Elk Meadows now licensed to do business

Elk Meadows now licensed to do business


Elk Meadows, the white apartment complex along I80 between Pinebrook and Kimball Junction, provides Summit County 106 units of affordable housing, with rents based on a percentage of tenants’ income. A two-bedroom apartment typically rents for about $1440 per month, and a three-bedroom for a little under $1700. The tenants are service industry workers and most speak only Spanish.

The owners of Elk Meadows, Seattle-based Security Properties, applied for a business license on May 14, 2020. It was denied.

Then-Summit County clerk Kent Jones advised Security Properties to resolve code violations in a timely manner. Violations included unstable stairs, missing smoke detectors, cockroaches and bedbugs, and extensive mold.

What followed was a year and a half of repeated inspections by fire, health and building inspectors, as well as numerous meetings between the Summit County attorney’s office, inspectors, and Security Properties.

Doing business without a license is a class B misdemeanor in Utah. The county attorney can issue citations or fines to unlicensed businesses or order them to cease operations.

Deputy County Attorney Helen Strahan said by email that Security Properties didn’t incur any fines as it brought the complex up to code.

Her email said in part “In this case, all involved parties appreciated that the end goal was compliance, health, and safety for our County’s residents and children. Literal and strict enforcement of the County’s business license code in this unique context could have resulted in shutting down the business in the middle of a global pandemic, thereby forcing several families to locate new affordable housing or face homelessness.”

She declined to comment on why fines weren’t levied.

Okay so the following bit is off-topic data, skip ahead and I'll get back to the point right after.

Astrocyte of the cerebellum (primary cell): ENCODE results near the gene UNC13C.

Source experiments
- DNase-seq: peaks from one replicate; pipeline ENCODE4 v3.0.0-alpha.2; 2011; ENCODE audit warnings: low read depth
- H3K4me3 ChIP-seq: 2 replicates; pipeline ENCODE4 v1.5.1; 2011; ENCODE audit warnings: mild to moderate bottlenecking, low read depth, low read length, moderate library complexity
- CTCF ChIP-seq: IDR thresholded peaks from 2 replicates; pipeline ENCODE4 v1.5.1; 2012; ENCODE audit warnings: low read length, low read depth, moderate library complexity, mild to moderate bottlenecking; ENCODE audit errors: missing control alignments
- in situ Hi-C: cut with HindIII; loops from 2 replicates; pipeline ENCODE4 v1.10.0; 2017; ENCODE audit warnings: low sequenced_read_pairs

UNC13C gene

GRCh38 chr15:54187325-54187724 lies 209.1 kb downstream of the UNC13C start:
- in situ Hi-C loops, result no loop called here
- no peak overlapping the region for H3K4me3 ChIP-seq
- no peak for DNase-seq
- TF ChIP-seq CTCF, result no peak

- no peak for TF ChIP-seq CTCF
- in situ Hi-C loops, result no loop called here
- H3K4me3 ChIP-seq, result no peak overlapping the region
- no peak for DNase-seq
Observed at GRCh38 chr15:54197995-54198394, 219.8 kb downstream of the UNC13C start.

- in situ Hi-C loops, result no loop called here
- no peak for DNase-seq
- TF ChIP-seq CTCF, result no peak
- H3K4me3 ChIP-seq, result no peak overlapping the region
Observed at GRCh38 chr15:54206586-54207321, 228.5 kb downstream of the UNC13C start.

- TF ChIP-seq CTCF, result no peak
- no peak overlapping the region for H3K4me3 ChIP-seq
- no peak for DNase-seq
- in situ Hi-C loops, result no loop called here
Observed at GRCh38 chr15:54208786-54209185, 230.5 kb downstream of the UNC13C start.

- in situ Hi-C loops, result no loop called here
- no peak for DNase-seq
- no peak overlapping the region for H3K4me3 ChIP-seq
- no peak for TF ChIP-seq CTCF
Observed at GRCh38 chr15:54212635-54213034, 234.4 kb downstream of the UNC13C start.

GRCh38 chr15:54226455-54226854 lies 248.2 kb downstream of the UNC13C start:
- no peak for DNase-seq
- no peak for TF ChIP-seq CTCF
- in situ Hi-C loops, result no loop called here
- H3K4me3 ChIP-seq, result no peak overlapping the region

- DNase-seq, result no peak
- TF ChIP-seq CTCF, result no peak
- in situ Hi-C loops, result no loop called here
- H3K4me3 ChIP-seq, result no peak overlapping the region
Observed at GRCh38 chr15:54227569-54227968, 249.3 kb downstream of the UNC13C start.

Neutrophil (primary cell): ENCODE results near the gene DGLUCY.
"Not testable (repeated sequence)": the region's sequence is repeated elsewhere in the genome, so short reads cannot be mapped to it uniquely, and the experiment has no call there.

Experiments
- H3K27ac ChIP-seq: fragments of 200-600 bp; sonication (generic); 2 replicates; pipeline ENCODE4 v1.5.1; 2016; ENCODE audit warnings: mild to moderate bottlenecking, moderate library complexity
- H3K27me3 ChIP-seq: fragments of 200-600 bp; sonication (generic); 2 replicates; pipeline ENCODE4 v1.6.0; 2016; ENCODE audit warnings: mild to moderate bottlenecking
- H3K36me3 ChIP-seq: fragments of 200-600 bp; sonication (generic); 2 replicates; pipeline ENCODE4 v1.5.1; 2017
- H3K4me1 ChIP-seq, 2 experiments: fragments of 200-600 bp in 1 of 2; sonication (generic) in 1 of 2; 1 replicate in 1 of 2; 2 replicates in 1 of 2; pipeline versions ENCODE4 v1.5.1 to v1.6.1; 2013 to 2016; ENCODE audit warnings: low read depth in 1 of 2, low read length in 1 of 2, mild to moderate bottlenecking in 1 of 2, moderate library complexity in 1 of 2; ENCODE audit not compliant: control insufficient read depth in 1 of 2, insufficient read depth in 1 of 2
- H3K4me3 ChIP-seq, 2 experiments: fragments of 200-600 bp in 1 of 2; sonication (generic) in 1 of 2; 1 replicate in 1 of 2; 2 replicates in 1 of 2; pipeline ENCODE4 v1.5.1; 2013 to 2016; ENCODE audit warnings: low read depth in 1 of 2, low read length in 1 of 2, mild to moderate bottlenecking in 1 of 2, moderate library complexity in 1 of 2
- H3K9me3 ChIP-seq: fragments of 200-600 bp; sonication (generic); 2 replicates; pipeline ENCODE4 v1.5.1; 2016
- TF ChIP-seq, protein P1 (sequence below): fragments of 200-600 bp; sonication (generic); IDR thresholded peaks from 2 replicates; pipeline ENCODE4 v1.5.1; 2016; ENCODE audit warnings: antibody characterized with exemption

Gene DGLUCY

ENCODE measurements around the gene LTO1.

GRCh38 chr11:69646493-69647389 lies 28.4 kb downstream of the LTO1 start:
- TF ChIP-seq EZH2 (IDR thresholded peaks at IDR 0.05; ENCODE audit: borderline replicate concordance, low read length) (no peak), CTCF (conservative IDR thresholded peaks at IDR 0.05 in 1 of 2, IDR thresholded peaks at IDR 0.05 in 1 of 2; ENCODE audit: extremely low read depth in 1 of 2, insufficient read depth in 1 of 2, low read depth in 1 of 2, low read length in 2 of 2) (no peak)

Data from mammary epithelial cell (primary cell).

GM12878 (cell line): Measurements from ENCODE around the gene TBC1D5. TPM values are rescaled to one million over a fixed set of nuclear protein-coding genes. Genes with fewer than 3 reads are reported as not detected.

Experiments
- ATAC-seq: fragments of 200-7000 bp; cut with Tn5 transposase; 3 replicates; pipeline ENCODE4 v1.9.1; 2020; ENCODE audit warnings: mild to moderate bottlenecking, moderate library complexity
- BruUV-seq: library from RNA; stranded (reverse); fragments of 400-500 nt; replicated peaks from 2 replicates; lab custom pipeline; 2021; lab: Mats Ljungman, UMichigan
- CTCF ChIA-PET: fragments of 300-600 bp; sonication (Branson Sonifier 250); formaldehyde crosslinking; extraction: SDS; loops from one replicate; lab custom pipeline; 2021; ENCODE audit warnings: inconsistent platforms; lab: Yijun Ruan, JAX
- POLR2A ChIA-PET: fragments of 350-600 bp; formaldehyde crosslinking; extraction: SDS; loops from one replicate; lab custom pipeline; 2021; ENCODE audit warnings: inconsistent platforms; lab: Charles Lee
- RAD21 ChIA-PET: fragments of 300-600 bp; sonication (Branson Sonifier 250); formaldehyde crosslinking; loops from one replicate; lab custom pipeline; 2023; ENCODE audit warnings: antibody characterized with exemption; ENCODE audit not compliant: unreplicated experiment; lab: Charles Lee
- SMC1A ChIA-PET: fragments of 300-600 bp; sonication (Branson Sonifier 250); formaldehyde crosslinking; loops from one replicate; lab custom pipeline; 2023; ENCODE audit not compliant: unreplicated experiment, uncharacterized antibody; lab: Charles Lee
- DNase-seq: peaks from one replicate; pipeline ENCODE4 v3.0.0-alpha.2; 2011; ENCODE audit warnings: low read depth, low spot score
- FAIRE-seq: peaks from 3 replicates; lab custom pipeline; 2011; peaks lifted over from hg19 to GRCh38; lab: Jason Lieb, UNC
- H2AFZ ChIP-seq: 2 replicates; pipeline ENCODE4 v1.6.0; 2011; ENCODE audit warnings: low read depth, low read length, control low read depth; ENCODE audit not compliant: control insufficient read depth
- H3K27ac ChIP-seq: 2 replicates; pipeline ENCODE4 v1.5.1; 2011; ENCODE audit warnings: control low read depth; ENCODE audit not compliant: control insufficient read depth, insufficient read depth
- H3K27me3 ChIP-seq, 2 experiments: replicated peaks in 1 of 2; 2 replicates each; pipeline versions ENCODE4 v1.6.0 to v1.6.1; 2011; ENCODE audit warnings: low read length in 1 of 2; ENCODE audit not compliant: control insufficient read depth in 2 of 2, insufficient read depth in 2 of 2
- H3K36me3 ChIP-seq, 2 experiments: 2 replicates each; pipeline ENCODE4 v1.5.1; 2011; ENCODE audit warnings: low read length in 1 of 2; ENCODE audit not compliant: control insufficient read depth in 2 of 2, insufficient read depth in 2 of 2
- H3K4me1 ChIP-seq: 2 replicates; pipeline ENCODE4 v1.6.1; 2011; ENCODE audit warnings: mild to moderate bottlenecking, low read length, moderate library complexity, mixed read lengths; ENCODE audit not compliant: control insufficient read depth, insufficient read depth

Security Properties owns and manages a real estate portfolio of more than 25,000 multi-family housing units that its website says is valued at $5.5 billion and is one of the country’s largest. According to LinkedIn, the privately held company has fewer than 200 employees, and Dun and Bradstreet financial data says the company’s annual revenues total $20 million.

Lauren Beheshti, who worked as a Park City housing advocate, said Security Properties and its local property manager were uniquely indifferent to tenants’ concerns.

“Oftentimes in that job I had to reach out to landlords directly and with all the other apartment complexes – Iron Horse, Aspen Villas, Powderwood, it wouldn’t take me more than a day to get on the phone with them,” she said. “Elk Meadows, I don’t think I ever spoke with somebody one time, and that was in six months. Every single week we were sending money to that apartment complex – that says something. We’re trying to help their tenants and the people who lived in their buildings.”

Security Properties could operate Elk Meadows without a business license between the time it bought the complex until May of 2020 because it was doing its own property management during that time. A license was legally required as soon as a property management company took over running it.

Throughout the pandemic and federal eviction moratorium, local advocates told KPCW that Elk Meadows tenants were evicted or threatened with eviction when they requested repairs.

“Multiple people experienced issues, tried to report the issues and then either didn’t get them resolved or were threatened with eviction for not reporting them or for having the issues in general, so yeah, to me that says there is not a sense of urgency in trying to get the issues fixed,” Beheshti said.

Former tenant Vicky Luna, a mother of six who discussed her frustration with broken appliances and mold last month and allowed KPCW to photograph the disrepair in her unit, was recently evicted and is now living with her family in a hotel.

Security Properties was granted a business license this month after passing inspections. Its spokespeople did not respond to request for comment.





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